From machine learning to artificial intelligence to conversational interfaces – these are the buzzwords currently transforming brand tech and in turn shaping society. But what do they actually mean and how are they changing things?
In simple terms:
- Artificial intelligence is a measure of a system's ability to reason like a human (could it hear a sentence like 'Prince is brown bread' for the first time and know it's rhyming slang not a baked tribute?).
- Machine learning describes a system's capability to teach itself (if you show it five pictures of chairs will it discriminate between chairs and tables from now on?).
- Having a conversational interface means instead of presenting buttons and text fields (like in a webpage) a system will communicate with you using natural language either in text (so you could talk to a robot in Messenger or iMessage), or via voice like Siri.
Together, these constitute computers that can beat you at Go, know what kind of music you like better than you do, and can put us all out of our jobs. They also, as is traditional, provide short-term opportunity to win some Cannes Lions with stunning-but-narrowly-effective ideas before the underlying technologies become a mundane part of our lives. In other words, they are the next 'apps' or 'QR codes' with the difference being, they are actually important.
When I say 'mundane' I do not mean unimportant — the examples of these technologies I give above are not comic. This is, genuinely, a set of places where brands are leading huge societal changes. This underlies the truism that all interactions with a brand are communications opportunities, and therefore 'advertising' is a decreasingly important part of the communication mix. Which is, to be frank, a gross trivialisation of the next revolution in computing.
At the same time these technologies are, of course, currently at the peak of the Gartner Hype Cycle. Machine learning (ML) and artificial intelligence (AI) are far from new. None of us know what the gloriously mundane future looks like — and none of us will know if we don't design that future ourselves via trial and error.
Instead of the stunty Cannes-friendly tactical campaign, these technologies can change the nature of brand communications. All of these technologies are now being exposed to all businesses as concrete products and services teams such as yours can use in-house or resell to clients rather than abstract concepts.
At time of writing Google just had its annual developer's shindig, I/O, where it showed this is where it thinks the puck is travelling, and therefore where it can beat Apple. This stuff is all better done in the cloud, aggregating the sum total of human interaction; the individual capabilities of your handheld device become unimportant. Google recently open-sourced a framework called, exquisitely, "Parsey McParseface": technology that lets a system crack what a human sentence means in context, something at which humans are amazing and computers are terrible. Crucially, this framework has an API and documentation (ask your developers — better still, ask them to play with it). This technology is ready to rock. The interesting thing about Google's new messaging client, Allo, is that each conversation has a bot lurking about which you can invoke to, say, settle a bet and order a pizza.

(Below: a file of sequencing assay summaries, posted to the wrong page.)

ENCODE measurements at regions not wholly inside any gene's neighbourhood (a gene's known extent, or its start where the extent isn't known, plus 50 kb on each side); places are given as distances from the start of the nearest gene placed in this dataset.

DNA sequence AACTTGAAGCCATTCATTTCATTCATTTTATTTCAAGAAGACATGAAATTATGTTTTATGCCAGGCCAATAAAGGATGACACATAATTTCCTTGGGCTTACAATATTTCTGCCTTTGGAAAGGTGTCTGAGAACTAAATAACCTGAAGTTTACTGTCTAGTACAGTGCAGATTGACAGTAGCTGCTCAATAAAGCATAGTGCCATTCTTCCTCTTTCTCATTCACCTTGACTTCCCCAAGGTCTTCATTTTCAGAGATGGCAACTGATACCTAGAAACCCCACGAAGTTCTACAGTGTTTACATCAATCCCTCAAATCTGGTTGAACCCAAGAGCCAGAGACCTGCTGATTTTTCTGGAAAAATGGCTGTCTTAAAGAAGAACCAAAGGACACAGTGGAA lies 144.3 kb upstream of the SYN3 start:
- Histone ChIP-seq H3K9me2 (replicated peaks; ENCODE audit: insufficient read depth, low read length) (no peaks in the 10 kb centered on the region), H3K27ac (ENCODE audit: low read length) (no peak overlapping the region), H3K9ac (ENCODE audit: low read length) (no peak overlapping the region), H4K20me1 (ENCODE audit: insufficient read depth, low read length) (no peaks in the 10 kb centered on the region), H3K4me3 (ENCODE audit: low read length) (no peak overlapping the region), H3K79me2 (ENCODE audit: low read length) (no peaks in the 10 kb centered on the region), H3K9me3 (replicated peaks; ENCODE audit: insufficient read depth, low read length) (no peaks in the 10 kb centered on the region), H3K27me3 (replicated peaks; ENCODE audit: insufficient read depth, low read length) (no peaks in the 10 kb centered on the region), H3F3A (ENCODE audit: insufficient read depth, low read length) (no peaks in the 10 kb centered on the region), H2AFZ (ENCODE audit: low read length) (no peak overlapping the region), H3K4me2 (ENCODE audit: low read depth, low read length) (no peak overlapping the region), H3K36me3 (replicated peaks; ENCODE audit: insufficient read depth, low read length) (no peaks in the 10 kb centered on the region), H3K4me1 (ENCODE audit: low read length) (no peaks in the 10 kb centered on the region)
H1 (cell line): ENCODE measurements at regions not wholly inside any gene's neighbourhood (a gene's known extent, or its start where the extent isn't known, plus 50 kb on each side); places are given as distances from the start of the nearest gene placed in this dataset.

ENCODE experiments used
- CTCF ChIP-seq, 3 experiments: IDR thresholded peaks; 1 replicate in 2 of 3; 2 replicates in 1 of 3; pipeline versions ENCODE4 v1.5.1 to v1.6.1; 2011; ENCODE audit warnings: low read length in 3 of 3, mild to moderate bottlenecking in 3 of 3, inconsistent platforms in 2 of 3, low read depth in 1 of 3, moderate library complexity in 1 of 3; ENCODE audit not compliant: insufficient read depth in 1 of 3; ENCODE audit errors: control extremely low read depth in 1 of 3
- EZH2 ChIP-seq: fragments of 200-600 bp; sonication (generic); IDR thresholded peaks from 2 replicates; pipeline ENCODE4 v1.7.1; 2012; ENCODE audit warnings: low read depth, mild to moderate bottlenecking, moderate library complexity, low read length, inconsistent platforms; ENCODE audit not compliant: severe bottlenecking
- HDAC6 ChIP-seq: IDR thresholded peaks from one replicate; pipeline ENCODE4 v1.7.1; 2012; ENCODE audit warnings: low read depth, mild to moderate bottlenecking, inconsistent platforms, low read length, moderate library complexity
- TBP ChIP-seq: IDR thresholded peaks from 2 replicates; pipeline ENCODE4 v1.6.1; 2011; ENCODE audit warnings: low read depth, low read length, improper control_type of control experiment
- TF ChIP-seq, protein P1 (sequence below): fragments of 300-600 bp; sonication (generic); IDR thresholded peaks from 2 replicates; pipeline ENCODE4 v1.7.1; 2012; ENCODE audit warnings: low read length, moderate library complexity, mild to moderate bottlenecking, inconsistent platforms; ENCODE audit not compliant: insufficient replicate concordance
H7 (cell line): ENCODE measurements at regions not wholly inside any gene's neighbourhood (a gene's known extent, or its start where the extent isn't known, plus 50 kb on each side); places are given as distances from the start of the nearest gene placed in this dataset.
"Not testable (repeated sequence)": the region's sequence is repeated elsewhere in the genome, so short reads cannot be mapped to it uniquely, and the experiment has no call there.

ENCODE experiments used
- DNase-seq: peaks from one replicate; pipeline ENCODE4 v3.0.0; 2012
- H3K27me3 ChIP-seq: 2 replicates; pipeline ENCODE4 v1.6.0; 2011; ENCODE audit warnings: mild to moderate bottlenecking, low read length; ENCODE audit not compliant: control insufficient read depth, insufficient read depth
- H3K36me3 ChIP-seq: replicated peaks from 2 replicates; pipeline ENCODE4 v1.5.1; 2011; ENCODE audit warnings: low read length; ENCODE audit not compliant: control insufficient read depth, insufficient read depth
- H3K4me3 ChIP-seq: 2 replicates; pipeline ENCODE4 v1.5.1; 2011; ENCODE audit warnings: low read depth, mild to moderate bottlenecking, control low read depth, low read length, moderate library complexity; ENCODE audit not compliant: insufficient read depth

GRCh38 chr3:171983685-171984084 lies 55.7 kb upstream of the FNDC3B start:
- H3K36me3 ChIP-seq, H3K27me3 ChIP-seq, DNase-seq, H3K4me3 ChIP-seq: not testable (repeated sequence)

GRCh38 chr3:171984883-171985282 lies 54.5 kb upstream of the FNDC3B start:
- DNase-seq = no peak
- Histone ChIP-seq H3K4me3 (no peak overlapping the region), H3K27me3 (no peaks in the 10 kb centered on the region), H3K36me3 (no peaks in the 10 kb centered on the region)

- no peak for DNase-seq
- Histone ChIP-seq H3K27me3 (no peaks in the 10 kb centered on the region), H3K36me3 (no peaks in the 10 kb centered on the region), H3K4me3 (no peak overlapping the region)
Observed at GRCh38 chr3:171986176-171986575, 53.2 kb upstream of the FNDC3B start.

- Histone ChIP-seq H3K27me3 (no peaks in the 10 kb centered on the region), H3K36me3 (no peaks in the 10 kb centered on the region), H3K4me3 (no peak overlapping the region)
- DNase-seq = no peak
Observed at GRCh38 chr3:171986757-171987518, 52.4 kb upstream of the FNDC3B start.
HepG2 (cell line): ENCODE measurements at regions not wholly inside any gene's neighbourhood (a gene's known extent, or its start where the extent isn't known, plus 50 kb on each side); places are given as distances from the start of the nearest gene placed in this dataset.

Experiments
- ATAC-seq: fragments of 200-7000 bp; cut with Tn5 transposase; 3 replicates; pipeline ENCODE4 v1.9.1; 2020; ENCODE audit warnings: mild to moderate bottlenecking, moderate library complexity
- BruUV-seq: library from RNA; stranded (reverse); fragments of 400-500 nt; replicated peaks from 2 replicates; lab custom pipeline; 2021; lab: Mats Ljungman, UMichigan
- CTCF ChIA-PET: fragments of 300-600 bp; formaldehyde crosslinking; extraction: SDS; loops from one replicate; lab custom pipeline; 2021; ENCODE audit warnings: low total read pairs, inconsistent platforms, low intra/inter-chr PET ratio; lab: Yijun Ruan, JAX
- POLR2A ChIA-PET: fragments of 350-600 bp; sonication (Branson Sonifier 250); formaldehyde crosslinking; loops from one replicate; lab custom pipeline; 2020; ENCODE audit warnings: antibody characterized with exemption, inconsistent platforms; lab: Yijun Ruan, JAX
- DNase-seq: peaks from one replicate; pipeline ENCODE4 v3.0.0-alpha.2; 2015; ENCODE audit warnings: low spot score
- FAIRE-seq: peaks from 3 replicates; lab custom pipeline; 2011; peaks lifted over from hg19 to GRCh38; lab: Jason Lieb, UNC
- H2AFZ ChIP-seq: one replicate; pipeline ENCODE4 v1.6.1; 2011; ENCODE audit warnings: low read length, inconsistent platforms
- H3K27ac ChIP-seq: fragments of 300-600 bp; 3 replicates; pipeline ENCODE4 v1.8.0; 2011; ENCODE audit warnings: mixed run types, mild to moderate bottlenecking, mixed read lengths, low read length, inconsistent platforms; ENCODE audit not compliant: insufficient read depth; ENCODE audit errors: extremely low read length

Facebook is pimping out its bot, too. Aimed directly at brands, it hopes to persuade you to employ Messenger as an automated platform for customers to talk to you without you having to pay people on the phone. If you have any doubts about how sophisticated conversational interface technologies are, right now, you should meet Viv (at viv.ai — obviously). Viv has been created by the team which also created Siri.
All of the four horsemen (Google, Apple, Amazon and Facebook) are active here. Amazon's Echo is creating many converts. Echo is a portable speaker with multiple microphones and powerful noise-cancelling. It lets Amazon listen to everything you say in your home, which is or is not creepy depending on the value you give to the ability to re-order washing powder by voicing the desire in your kitchen. Given the path Amazon took in commercialising its web services platform, one can expect Echo's capabilities will — in some form — become available to you. What would you do with it?
As for Apple, it has its Worldwide Developer Conference in June. Reducing the importance of the Apple ecosystem and the importance of the world's best industrial design is the only way to beat that company, and Apple's customer-friendly privacy model means it is corporately disinclined to to eavesdrop on your conversations to power its AI. Apple is not, however, stupid. You can already say "Hey Siri" and have him/her pop up on your phone or wrist. Apple always puts its users (or itself certainly) before other commercial third parties so what it will bring to the conversation will be fascinating.
It may not matter whose technologies will 'win' here; it rarely does. The point is there is some magic to be made and some brand reputations to make; some stories to tell and some changes to be made. Have at it!
Paul Bennun is non-executive director at Somethin’ Else and a member of the IPA's Brand Tech Group which provides an industry view on the impact technology is having on brands, consumers and agencies